Weight Lifting Myth

“The sensing, thinking, moving body is the basis of our experience in the world; it is the very foundation on which cognitive intelligence is built. Physical Intelligence, then, is the inherent ability of the human organism to function in extraordinary accord with its physical environment.”


Kamy Bruder in Johannesburg, South Africa

Kamy Bruder in Johannesburg, South Africa

Let me start by clearing one of the biggest myths in all in female training: women, you will not get bulky by weight lifting! Actually, lifting weights gives you an edge over belly fat, stress, heart disease, and cancer—and it's also the single most effective way to look hot; yes both guys and girls. Your muscles will get stronger and denser; you will burn the fat on top of your muscles, and you will get that “toned” look that you’re after. Yet somehow women are still hesitant: only about a fifth of females strength train two or more times a week.

Another myth I want to clear out is that men and women should train differently: WRONG. In commercial gyms across the country, competent trainers are having their male clients go through intense strength training routines with squats, and deadlifts, and overhead presses, and push ups, and pull ups, and lunges, etc. In those same gyms, other trainers (both male and female) are putting their female clients through light weight dumbbell circuits, and stability ball squats for high repetitions, and having them do tricep kickbacks, machine bench presses, etc. Well, there’s no reason men and women should train differently. There’s no reason that men and women can’t complete the same types of exercises.  While a guy can lift a certain way to get bigger, a woman can lift in the same way, but instead build that dense, tight, and lean and toned look that most are aiming for. Thanks to hormones, estrogen, testosterone, genetics, and dietary differences, those male and female will end up with drastically different results. But women have just as much a right to be in the free weights section and squat rack as guys do. There is no reason you can’t do overhead presses, pull ups, squats, and deadlifts like everybody else. Unfortunately, it’s just less common.

However, there are quite a few issues that women deal with that men do not, and thus require specific information and advice: things like hormones, pregnancy, menopause, periods, and so on. While the exercises are the same, and women can easily follow the same program, there are slight differences that will change up programming a little bit to make a program more effective for a woman.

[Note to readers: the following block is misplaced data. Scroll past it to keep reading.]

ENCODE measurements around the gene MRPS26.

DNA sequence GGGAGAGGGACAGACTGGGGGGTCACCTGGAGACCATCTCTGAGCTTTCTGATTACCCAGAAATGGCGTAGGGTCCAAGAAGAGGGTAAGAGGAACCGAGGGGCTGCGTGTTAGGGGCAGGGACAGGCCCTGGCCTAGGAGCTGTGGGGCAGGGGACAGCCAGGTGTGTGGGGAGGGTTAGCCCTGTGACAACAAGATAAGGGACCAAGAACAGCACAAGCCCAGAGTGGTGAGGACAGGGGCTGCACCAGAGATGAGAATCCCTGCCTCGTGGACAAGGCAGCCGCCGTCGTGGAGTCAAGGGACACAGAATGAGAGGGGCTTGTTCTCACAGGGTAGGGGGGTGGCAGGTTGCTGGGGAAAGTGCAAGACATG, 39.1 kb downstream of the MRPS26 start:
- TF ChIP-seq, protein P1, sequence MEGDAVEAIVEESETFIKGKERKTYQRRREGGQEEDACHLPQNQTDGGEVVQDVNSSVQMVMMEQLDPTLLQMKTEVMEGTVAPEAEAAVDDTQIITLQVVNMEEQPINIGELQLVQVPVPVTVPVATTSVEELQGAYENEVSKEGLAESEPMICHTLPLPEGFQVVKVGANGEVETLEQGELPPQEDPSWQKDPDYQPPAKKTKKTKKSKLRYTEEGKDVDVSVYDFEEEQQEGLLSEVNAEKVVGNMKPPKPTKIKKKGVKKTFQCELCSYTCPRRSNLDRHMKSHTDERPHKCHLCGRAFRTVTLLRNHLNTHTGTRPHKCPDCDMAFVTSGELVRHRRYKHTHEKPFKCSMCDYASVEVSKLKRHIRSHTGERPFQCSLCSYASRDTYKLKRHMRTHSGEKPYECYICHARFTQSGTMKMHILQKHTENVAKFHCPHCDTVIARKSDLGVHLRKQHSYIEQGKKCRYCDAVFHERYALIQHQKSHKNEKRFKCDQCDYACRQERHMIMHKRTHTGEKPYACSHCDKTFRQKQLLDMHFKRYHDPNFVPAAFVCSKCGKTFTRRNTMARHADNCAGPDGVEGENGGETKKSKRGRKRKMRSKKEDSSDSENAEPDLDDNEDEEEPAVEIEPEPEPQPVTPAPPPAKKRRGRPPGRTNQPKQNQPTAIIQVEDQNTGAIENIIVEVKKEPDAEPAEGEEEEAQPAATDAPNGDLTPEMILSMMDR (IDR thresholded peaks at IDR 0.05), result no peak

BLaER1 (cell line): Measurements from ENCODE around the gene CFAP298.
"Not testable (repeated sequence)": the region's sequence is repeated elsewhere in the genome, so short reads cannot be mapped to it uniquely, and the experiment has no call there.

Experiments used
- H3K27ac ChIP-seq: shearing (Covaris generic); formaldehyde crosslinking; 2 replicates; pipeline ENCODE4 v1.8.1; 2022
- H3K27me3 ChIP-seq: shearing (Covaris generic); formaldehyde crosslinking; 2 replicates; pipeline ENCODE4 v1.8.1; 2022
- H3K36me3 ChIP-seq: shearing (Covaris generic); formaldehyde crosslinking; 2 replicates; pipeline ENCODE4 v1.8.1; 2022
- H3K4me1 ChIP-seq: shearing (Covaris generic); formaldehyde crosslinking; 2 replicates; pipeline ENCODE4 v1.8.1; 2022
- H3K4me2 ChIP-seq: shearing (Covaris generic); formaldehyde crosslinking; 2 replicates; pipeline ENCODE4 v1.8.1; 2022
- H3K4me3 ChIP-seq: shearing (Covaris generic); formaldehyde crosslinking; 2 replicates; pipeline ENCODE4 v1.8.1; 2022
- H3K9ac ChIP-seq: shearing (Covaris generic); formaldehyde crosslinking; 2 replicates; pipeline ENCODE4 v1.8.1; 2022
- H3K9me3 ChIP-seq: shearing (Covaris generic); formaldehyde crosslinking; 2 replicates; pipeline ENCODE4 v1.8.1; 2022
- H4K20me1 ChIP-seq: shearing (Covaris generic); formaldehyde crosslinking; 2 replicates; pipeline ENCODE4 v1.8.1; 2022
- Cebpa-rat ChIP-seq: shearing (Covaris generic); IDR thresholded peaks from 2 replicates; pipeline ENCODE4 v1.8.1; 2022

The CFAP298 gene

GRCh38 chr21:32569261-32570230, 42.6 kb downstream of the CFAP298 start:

Also remember, your diet is 70 of the battle!  

 

Guidelines and tips to healthy weight lifting:

. Order of Exercise: I try to target the largest amount of muscle mass first to the smallest
amount of muscle mass, eg: squats then calf raises

. Maximize range of motion and keep momentum to a minimum.

. Ensure proper positioning: if you do not maintain the proper form while performing all of your exercises, you simply will not be able to work your muscles to their full potential. So make sure you have the proper stance, with your feet shoulder width apart, soft knees, back straight; or are seated in the right fashion with your feet flat on the floor, weight evenly distributed, and your back straight; or are lying properly with your back flat against the bench. Make sure to keep the proper form throughout each exercise.

. Complete the movement: we are all guilty of rushing through our workouts at some point or another. But by speeding through exercises, you are cheating yourself out of getting the maximum muscle definition and strength building. So make sure to complete each movement and return to your starting position afterwards. No short cuts.

. Maintain control: whether you are doing super-sets without rest, tempo training, or plain old heavy lifting, you must maintain control. Perform all exercises at a controlled, steady pace; that means no jerking or using other muscles but the ones you are supposed to be working.

. Do at least three sets: It doesn't matter if you're doing four or 14 reps of each exercise; in order to get a worthwhile workout, you must do at least three sets of each exercise, up to a maximum of five. That last set is often the one that will reap results.

. Challenge yourself: when you think you can’t anymore, you usually can do 2 more reps.

. Switch it up: if you perform the same exercises week after week, they will quickly lose their effectiveness, as your muscles will simply adapt to them and they will cease to be a challenge. So make sure to change your program every other week. Get the help of a trainer if you have to.

. Work opposing muscles: although bigger biceps are probably higher on your list of priorities than stronger triceps, you cannot train your biceps and ignore the triceps. Strong triceps will balance out your buff biceps, preventing injury and making sure that you look proportional. The same goes for chest and back, quads and hamstrings. etc

. Rest: if you weight train, you must get adequate rest. The time you spend asleep is the time when your body repairs your muscles. So if you don’t get your rest, your muscles will not be able to recover from the exercise and you will inevitably begin spinning your wheels, or worse, courting injury.

. Feed the muscle, it's simple: EAT. You have to supply your body the proper nutrients it needs to recover from physical activity or you will not see the results you seek.

 

Make sure to keep these points in mind on your quest to reach your goals, and you should get there sooner than you think.